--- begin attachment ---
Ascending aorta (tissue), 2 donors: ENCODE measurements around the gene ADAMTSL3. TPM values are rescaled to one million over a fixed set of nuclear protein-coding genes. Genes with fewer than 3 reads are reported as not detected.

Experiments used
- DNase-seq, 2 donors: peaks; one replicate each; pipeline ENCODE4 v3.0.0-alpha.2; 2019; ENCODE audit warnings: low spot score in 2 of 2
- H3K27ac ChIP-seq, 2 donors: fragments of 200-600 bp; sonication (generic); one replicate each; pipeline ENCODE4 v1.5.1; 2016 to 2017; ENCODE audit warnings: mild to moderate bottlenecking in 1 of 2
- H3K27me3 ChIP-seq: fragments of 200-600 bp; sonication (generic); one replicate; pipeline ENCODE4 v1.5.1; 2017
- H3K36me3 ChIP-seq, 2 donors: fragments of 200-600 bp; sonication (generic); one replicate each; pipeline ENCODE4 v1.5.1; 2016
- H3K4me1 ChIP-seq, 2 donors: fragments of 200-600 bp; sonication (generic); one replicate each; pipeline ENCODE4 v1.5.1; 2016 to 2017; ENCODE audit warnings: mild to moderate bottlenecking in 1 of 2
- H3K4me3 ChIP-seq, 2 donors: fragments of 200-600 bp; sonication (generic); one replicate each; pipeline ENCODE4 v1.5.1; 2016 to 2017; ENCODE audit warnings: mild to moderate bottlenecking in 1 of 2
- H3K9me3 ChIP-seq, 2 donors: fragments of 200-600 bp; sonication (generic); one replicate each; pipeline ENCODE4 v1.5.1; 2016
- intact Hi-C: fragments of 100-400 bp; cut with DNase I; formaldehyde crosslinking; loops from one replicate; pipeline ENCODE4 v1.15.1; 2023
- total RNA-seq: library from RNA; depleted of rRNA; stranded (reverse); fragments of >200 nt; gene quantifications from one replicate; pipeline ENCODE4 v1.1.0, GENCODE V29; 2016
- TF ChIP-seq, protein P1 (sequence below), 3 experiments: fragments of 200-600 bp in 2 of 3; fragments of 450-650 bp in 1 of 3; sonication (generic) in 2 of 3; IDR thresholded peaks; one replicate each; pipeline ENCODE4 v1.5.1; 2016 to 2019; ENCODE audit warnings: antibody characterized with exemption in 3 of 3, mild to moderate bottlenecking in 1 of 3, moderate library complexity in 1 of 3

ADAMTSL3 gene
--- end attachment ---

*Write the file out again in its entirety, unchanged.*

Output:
Ascending aorta (tissue), 2 donors: ENCODE measurements around the gene ADAMTSL3. TPM values are rescaled to one million over a fixed set of nuclear protein-coding genes. Genes with fewer than 3 reads are reported as not detected.

Experiments used
- DNase-seq, 2 donors: peaks; one replicate each; pipeline ENCODE4 v3.0.0-alpha.2; 2019; ENCODE audit warnings: low spot score in 2 of 2
- H3K27ac ChIP-seq, 2 donors: fragments of 200-600 bp; sonication (generic); one replicate each; pipeline ENCODE4 v1.5.1; 2016 to 2017; ENCODE audit warnings: mild to moderate bottlenecking in 1 of 2
- H3K27me3 ChIP-seq: fragments of 200-600 bp; sonication (generic); one replicate; pipeline ENCODE4 v1.5.1; 2017
- H3K36me3 ChIP-seq, 2 donors: fragments of 200-600 bp; sonication (generic); one replicate each; pipeline ENCODE4 v1.5.1; 2016
- H3K4me1 ChIP-seq, 2 donors: fragments of 200-600 bp; sonication (generic); one replicate each; pipeline ENCODE4 v1.5.1; 2016 to 2017; ENCODE audit warnings: mild to moderate bottlenecking in 1 of 2
- H3K4me3 ChIP-seq, 2 donors: fragments of 200-600 bp; sonication (generic); one replicate each; pipeline ENCODE4 v1.5.1; 2016 to 2017; ENCODE audit warnings: mild to moderate bottlenecking in 1 of 2
- H3K9me3 ChIP-seq, 2 donors: fragments of 200-600 bp; sonication (generic); one replicate each; pipeline ENCODE4 v1.5.1; 2016
- intact Hi-C: fragments of 100-400 bp; cut with DNase I; formaldehyde crosslinking; loops from one replicate; pipeline ENCODE4 v1.15.1; 2023
- total RNA-seq: library from RNA; depleted of rRNA; stranded (reverse); fragments of >200 nt; gene quantifications from one replicate; pipeline ENCODE4 v1.1.0, GENCODE V29; 2016
- TF ChIP-seq, protein P1 (sequence below), 3 experiments: fragments of 200-600 bp in 2 of 3; fragments of 450-650 bp in 1 of 3; sonication (generic) in 2 of 3; IDR thresholded peaks; one replicate each; pipeline ENCODE4 v1.5.1; 2016 to 2019; ENCODE audit warnings: antibody characterized with exemption in 3 of 3, mild to moderate bottlenecking in 1 of 3, moderate library complexity in 1 of 3

ADAMTSL3 gene